African cultures and ethical frameworks offer valuable insights and perspectives on how AI systems should be developed and deployed. So, with Africa in the mix, the formulation of ethical guidelines and principles that are inclusive, respectful of cultural diversity, and aligned with African values is guaranteed.
The African Nations already driving AI conversations.
Nigeria’s National Information Technology Development Agency (NITDA) has proposed a draft National Artificial Intelligence Policy that would regulate the development and use of artificial intelligence in the country.
A spokesperson at the agency, Hadiza Umar, stated that while Nigeria has a policy for artificial intelligence, it is yet to have a necessary code of practice.
“On AI, as I mentioned earlier, we have drafted the National Artificial Intelligence Policy, which has not yet been approved. Also, the agency is currently developing the Nigerian code of practice for AI. Nigeria cannot adopt the EU and US codes of conduct due to our peculiar situation. But we can leverage on theirs to perfect ours to suit our situation.”
In April 2023, it was reported that South Africa has no laws explicitly regulating artificial intelligence in the country. But, the Minister of Communications & Digital Technologies South Africa (now Minister in the Presidency), Khumbudzo Ntshavheni, said, in 2021, that “on our approach as Africans towards AI innovation, we need to remember that there was the Space discovery, the Arms race, and now – it is an AI race, and we dare not be left behind.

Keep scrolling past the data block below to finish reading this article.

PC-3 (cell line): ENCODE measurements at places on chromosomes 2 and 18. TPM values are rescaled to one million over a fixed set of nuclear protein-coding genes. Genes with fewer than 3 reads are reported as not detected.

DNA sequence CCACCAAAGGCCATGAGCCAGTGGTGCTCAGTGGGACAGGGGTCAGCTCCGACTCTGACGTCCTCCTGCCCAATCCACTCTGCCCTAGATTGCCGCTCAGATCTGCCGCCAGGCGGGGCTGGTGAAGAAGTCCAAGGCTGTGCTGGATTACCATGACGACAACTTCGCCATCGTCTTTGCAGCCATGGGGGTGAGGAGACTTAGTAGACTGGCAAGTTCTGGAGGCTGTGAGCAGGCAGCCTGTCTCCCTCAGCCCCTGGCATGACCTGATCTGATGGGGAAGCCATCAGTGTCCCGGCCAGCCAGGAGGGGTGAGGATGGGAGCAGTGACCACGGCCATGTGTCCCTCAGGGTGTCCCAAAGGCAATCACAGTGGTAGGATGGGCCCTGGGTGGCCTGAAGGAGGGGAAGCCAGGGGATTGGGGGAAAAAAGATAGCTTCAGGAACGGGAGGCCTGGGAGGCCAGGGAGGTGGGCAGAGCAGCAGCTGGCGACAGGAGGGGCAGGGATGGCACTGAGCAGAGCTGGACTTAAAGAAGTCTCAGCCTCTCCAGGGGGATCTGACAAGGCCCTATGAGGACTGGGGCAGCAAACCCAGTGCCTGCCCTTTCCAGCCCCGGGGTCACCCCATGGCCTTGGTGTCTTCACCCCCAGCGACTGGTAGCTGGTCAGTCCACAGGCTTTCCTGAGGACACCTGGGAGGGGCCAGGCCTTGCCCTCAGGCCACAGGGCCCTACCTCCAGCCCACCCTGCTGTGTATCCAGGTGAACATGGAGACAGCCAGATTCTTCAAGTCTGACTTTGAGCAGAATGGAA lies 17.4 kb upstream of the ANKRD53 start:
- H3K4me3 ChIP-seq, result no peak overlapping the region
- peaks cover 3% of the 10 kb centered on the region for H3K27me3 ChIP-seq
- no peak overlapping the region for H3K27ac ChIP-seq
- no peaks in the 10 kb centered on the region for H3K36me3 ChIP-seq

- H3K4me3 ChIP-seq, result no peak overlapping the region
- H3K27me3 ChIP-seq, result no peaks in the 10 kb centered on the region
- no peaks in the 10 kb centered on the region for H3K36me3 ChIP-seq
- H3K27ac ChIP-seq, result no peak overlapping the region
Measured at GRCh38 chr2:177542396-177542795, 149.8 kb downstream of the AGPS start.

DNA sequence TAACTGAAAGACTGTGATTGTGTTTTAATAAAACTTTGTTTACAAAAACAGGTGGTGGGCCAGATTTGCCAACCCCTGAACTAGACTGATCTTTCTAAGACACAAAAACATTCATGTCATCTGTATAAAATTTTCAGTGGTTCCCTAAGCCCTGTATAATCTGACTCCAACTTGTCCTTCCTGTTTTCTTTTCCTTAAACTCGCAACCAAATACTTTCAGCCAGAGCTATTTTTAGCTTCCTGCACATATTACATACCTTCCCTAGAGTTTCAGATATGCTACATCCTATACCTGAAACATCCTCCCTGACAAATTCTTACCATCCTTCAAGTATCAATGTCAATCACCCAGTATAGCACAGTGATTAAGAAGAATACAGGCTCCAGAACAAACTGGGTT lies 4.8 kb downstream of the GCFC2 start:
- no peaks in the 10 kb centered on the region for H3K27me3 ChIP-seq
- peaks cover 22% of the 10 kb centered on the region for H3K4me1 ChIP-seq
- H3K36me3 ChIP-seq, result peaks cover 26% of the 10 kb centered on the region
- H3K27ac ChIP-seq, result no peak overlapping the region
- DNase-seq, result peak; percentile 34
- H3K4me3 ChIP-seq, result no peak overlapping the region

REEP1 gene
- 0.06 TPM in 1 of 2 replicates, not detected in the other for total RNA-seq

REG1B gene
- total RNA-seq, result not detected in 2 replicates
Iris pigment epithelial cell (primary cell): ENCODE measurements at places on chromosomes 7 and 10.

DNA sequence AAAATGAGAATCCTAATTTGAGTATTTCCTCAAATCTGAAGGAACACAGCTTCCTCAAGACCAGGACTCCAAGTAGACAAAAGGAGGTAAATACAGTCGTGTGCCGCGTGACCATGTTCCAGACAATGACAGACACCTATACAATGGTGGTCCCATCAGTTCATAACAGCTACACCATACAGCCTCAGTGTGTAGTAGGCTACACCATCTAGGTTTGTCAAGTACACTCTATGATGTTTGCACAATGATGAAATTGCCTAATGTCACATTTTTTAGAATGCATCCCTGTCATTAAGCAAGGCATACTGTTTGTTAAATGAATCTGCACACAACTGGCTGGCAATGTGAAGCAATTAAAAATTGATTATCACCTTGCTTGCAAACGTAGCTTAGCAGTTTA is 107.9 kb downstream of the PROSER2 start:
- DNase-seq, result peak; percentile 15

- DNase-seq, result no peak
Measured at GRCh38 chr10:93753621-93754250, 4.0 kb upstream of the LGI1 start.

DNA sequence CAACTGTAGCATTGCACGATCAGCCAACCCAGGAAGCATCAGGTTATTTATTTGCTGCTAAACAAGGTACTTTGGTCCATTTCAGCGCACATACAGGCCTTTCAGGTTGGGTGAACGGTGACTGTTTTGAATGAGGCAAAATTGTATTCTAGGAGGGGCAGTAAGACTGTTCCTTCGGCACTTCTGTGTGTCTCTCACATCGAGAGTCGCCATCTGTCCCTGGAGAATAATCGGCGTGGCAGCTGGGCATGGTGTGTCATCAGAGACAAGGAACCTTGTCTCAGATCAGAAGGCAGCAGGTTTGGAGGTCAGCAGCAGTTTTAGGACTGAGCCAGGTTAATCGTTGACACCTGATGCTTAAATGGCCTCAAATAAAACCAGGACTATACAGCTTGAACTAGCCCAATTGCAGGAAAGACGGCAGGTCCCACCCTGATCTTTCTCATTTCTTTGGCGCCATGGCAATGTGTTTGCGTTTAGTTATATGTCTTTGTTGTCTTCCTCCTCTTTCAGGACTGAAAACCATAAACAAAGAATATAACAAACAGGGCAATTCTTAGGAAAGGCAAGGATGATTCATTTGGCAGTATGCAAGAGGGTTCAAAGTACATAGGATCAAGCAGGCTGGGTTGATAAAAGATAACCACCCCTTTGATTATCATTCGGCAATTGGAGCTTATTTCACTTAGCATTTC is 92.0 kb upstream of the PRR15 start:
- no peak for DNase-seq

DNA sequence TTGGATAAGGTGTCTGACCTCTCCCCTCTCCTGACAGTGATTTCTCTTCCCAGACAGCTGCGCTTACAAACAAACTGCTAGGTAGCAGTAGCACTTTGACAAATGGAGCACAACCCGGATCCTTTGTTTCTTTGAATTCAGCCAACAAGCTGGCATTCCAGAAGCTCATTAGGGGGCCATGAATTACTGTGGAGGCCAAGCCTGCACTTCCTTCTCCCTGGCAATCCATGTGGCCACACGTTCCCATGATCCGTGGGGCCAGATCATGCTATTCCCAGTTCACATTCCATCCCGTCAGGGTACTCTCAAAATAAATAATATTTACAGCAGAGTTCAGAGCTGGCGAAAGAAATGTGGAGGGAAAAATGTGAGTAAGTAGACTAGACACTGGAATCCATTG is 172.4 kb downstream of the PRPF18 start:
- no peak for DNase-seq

“The onus is upon us to participate in this AI race. We stand a better chance participating through a coordinated and collaborative approach and not competing as countries, universities, research institutions and ICT businesses. There are expertise in region (SADC), and in the continent; however, we need to strengthen coordination within regional groups and organisations in manner that promotes individual country development. For example, Africa can establish AI Centre of Excellence with regional centres that have specific focus areas and ensure no single region is left behind.”
In Kenya, there is no specific legislation(s) governing AI. However, some laws could be used to regulate artificial intelligence, such as the Data Protection Act, 2019, and the Computer Misuse And Cybercrimes Act, 2018.
In Ghana, lawmakers are calling for legislation to govern the use of artificial intelligence. During a debate, Tamale South legislator Haruna Iddrisu sought to justify why the government should regulate artificial intelligence. He said he wanted the country to set up an artificial intelligence council to supervise the use of the technology.
“Who bears criminal liability for machine error when you take advantage of artificial intelligence?” Iddrisu said. “We need to work as a country to avoid being victims of digital colonization.”
The regulation of artificial intelligence is a complex issue, and there is no one-size-fits-all approach. However, countries need to develop appropriate regulatory frameworks for their specific circumstances. These frameworks should be designed to promote the responsible development and use of artificial intelligence while also protecting the rights of individuals and businesses.
And, if there is a global approach to its regulation, there must be inclusivity, and only African governments can ensure that.